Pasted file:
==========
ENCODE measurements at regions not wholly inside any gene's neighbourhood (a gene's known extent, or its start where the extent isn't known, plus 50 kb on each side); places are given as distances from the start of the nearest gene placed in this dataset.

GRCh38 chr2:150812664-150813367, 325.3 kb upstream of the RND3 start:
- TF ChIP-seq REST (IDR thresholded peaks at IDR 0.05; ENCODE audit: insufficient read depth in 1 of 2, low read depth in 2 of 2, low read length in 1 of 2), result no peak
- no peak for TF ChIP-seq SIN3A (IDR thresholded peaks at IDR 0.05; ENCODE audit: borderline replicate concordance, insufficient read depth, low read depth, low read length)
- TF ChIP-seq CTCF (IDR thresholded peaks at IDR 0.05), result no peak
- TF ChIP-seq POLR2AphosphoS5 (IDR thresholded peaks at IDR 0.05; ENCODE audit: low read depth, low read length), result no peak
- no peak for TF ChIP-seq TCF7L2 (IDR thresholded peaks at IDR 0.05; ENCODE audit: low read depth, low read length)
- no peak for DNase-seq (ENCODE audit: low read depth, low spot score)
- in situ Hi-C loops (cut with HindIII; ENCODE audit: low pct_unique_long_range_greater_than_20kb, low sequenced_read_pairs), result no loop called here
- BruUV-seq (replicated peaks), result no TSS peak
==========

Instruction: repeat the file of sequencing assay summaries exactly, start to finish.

ENCODE measurements at regions not wholly inside any gene's neighbourhood (a gene's known extent, or its start where the extent isn't known, plus 50 kb on each side); places are given as distances from the start of the nearest gene placed in this dataset.

GRCh38 chr2:150812664-150813367, 325.3 kb upstream of the RND3 start:
- TF ChIP-seq REST (IDR thresholded peaks at IDR 0.05; ENCODE audit: insufficient read depth in 1 of 2, low read depth in 2 of 2, low read length in 1 of 2), result no peak
- no peak for TF ChIP-seq SIN3A (IDR thresholded peaks at IDR 0.05; ENCODE audit: borderline replicate concordance, insufficient read depth, low read depth, low read length)
- TF ChIP-seq CTCF (IDR thresholded peaks at IDR 0.05), result no peak
- TF ChIP-seq POLR2AphosphoS5 (IDR thresholded peaks at IDR 0.05; ENCODE audit: low read depth, low read length), result no peak
- no peak for TF ChIP-seq TCF7L2 (IDR thresholded peaks at IDR 0.05; ENCODE audit: low read depth, low read length)
- no peak for DNase-seq (ENCODE audit: low read depth, low spot score)
- in situ Hi-C loops (cut with HindIII; ENCODE audit: low pct_unique_long_range_greater_than_20kb, low sequenced_read_pairs), result no loop called here
- BruUV-seq (replicated peaks), result no TSS peak